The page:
Heard in the Lunchroom is a Robert Half blog series offering real-world advice on navigating tricky topics that can impact your professional happiness and career prospects.
Annoying coworkers are a part of office life. Many people have strong technical skills but lack courtesy and common sense in the workplace, from pushing back when they’re asked to help on projects to coming to work sick and infecting the rest of the team.
You may think your on-the-job etiquette is just about perfect, but the fact is that we all have habits that can annoy others.
Here are 10 bad habits that annoying coworkers are known for. Consider it your guide to what not to do. And feel free to share this link with your most, um, considerate colleagues (wink, wink).
1. Always saying, 'I’m so busy'
First and foremost, everyone is busy. Why do some coworkers feel the need to constantly (and loudly) remind us of how swamped they are? Moreover, it’s one thing to set appropriate boundaries; it’s another to never step up to help overworked colleagues because “that’s not my job.” For those who don’t like to work beyond their job description, keep in mind that being part of a team means pitching in whenever possible.
2. Being closed to new ideas
A few colleagues have come up with a brilliant concept for an event brochure, but your team’s resident naysayer says, “We’ve always done it this way — no need to reinvent the wheel!” Not being open to change breeds resentment and stifles creative thinking and innovation.
3. Calling unnecessary meetings
Most of us have a meeting addict in our midst. These people are far happier talking about work than actually doing work. Beyond calling too many meetings, he also invites too many people. Concerned that you might be a meeting addict? Periodically step back and ask yourself if a routine gathering truly needs to take place. In many cases, you’ll realize you can alter its frequency, reduce the participant list or scrap it altogether.
4. Ignoring details
You’ve crafted a detailed email to your coworker, outlining next steps and due dates for an upcoming project. You ask him to reply with any suggested changes or to confirm that he agrees with your proposal by the end of the day. Three days go by with no reply, so you ask again. He writes, “Looks good.” He obviously didn’t read your original message in full and has held up your timeline by a few days. Be respectful and make sure you follow up on details that require your input promptly.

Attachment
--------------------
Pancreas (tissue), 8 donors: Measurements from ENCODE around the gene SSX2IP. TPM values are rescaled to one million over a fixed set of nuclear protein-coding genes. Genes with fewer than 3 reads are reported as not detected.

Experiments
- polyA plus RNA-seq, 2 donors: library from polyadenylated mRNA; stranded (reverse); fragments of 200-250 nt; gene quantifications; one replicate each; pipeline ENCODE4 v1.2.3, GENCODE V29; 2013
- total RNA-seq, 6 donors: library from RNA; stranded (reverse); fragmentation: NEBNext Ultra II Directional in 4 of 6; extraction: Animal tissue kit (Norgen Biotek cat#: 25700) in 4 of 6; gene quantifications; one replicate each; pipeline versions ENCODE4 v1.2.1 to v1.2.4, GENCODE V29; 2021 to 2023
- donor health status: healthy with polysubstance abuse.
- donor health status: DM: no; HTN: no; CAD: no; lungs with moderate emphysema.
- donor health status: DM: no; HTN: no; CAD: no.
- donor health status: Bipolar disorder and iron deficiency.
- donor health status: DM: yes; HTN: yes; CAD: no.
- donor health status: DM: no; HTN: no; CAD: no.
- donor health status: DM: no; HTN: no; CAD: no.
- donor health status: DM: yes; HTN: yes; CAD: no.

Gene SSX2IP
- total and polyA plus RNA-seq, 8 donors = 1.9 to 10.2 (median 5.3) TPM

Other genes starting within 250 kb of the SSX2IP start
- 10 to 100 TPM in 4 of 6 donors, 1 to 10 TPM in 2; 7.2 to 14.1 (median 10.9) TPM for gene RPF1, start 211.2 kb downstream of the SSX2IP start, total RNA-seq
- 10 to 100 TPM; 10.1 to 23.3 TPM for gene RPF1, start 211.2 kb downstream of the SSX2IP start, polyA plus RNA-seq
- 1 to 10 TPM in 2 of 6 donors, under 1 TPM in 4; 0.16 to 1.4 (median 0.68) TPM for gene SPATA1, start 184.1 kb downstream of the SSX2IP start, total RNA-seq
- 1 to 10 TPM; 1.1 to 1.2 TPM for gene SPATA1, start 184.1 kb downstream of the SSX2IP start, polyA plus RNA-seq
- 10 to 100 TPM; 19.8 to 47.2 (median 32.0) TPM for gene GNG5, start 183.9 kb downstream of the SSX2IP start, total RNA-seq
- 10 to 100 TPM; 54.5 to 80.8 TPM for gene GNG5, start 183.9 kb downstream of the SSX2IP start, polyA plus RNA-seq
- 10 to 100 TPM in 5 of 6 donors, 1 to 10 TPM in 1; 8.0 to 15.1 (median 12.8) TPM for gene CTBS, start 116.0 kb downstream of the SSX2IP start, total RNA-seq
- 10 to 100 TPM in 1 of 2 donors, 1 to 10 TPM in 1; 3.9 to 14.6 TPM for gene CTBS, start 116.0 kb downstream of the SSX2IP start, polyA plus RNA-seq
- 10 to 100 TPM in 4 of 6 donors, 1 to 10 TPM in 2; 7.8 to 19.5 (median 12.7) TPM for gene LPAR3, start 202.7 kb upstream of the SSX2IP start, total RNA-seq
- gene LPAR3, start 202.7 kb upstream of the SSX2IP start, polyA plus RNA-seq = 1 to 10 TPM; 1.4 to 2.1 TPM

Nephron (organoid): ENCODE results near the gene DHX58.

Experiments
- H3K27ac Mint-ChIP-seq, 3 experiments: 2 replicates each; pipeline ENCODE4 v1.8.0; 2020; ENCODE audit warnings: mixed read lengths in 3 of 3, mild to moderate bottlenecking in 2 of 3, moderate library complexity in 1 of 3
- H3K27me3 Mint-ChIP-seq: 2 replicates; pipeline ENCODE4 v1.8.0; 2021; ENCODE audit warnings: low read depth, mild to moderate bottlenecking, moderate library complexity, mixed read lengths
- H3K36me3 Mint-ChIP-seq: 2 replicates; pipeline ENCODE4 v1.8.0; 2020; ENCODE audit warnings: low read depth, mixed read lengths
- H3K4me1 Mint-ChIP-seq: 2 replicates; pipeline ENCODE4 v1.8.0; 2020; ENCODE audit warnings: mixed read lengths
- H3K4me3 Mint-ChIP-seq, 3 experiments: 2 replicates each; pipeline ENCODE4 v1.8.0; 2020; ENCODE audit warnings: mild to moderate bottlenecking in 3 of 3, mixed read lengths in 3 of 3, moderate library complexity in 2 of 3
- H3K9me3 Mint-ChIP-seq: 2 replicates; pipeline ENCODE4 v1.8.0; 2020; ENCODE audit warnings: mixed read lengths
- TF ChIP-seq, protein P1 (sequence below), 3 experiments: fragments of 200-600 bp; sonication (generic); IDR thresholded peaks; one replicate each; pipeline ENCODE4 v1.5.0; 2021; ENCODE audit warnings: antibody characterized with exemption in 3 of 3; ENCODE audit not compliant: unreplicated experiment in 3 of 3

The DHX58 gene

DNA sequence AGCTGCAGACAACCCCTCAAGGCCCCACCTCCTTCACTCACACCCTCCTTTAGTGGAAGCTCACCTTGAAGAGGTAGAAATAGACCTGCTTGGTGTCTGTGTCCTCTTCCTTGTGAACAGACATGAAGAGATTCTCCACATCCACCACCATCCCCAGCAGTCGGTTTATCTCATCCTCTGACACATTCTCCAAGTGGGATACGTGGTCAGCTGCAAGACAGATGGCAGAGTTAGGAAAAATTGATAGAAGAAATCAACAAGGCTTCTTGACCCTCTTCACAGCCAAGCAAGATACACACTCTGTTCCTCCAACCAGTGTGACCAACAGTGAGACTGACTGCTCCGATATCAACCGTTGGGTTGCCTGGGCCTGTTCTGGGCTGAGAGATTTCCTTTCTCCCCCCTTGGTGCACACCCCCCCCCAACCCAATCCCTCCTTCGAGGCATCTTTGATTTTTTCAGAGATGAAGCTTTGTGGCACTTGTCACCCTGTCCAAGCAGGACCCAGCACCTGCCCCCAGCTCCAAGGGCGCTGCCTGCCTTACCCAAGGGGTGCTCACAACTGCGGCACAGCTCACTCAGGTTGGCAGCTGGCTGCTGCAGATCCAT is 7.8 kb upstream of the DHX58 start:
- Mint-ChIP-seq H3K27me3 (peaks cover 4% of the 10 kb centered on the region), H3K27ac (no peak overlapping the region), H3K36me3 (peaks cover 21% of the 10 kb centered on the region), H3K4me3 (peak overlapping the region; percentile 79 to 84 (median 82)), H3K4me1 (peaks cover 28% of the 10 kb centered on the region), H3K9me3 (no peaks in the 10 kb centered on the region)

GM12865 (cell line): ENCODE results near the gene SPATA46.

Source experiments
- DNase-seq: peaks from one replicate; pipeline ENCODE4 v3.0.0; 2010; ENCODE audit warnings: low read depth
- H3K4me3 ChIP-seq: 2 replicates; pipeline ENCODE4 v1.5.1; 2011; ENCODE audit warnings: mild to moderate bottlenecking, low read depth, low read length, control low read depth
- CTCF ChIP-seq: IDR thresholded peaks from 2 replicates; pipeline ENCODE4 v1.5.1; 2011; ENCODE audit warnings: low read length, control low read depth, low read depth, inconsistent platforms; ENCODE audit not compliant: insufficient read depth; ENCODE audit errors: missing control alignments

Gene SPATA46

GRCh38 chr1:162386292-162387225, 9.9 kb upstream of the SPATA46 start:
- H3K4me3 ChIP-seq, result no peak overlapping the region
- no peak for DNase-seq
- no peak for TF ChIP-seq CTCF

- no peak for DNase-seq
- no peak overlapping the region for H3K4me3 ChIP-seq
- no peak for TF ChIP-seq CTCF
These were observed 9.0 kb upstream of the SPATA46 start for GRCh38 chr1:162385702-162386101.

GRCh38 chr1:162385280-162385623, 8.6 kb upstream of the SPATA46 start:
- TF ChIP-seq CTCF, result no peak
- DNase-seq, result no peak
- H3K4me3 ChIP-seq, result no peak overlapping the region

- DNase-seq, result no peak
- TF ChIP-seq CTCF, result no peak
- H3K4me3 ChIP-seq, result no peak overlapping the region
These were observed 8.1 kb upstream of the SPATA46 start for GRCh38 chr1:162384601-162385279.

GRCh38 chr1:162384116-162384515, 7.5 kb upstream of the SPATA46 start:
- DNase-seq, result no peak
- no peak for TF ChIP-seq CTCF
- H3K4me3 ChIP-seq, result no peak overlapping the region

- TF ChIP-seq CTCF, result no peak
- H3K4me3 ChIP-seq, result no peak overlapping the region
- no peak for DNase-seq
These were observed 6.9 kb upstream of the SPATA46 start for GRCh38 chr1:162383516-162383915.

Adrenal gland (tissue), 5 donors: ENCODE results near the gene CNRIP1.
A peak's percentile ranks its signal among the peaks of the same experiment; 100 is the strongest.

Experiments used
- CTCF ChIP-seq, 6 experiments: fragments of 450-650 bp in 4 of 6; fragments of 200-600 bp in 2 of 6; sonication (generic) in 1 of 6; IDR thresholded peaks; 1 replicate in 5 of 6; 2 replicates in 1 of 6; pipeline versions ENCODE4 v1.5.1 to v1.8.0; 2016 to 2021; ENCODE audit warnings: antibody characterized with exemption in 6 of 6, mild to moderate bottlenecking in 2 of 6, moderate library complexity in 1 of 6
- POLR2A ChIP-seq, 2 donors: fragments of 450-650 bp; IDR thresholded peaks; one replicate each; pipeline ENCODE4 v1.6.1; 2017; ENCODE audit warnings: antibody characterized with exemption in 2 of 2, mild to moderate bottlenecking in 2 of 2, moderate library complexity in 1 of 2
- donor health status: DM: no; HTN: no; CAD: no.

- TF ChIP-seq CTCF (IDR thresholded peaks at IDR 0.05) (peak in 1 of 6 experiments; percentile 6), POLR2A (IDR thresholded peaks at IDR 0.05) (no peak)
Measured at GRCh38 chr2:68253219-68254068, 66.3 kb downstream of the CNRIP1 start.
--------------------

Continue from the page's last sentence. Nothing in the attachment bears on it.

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5. Frequently offering unsolicited advice
You’re brainstorming with your manager about a new client project, and the coworker sitting next to you chimes in with her thoughts and tries to steal your thunder. It’s great to have opinions, but make sure that you’re diplomatic — and in a situation where people actually want your two cents.
6. Talking too loud on the phone
We all have that coworker who practically shouts into the phone. Her voice is so deafening you can’t hear yourself think. Even worse, she speaks at maximum volume when divulging details about her personal life. If you don’t have four walls and a door, be mindful of your phone conversations.
7. Constantly dropping by
While it’s good to have regular interactions with our colleagues, everyone has work to do. When you work in a cubicle or have an open desk, you’re really at the mercy of those around you. Don’t be overly chatty. And don’t reflexively drop by your neighbor’s desk every time you need a break or have a work item to discuss. Instead, if your visit is a social one, you might ask if it’s a good time to chat (or IM first), and batch those work items to discuss all at one time.
8. Coming to work sick
Sick days are there for a reason. Please don’t go to the office coughing and sneezing. You’ll be doing a huge disservice to your coworkers by spreading germs. Stay home and rest when you’re ill, or talk to your manager about possibly working from home.
9. Not having good scents
This one isn’t new, but there are still annoying coworkers who go to work wearing far too much cologne or perfume. And then there are those who insist on heating up leftover tuna casserole and eating at their desks. Overpowering scents are nauseating, especially when working in a confined space for eight hours or more.
10. Expecting others to have all the answers
They say there’s no such thing as a dumb question. Yet one member of your team frequently interrupts you with queries that she could easily answer herself. It’s OK to seek clarification when you’re uncertain about something, but it’s also important to be proactive and use the resources available to you first to help avoid wasting others’ time. And when you do ask for assistance, always make a point to offer your appreciation.
Many of the behaviors mentioned above can be avoided by simply pausing and taking other people’s feelings into consideration. It’s unlikely anyone is deliberately trying to be an annoying coworker, and if you think a little more about those around you and how you want to be treated yourself, office life can be much easier — and a lot more pleasant.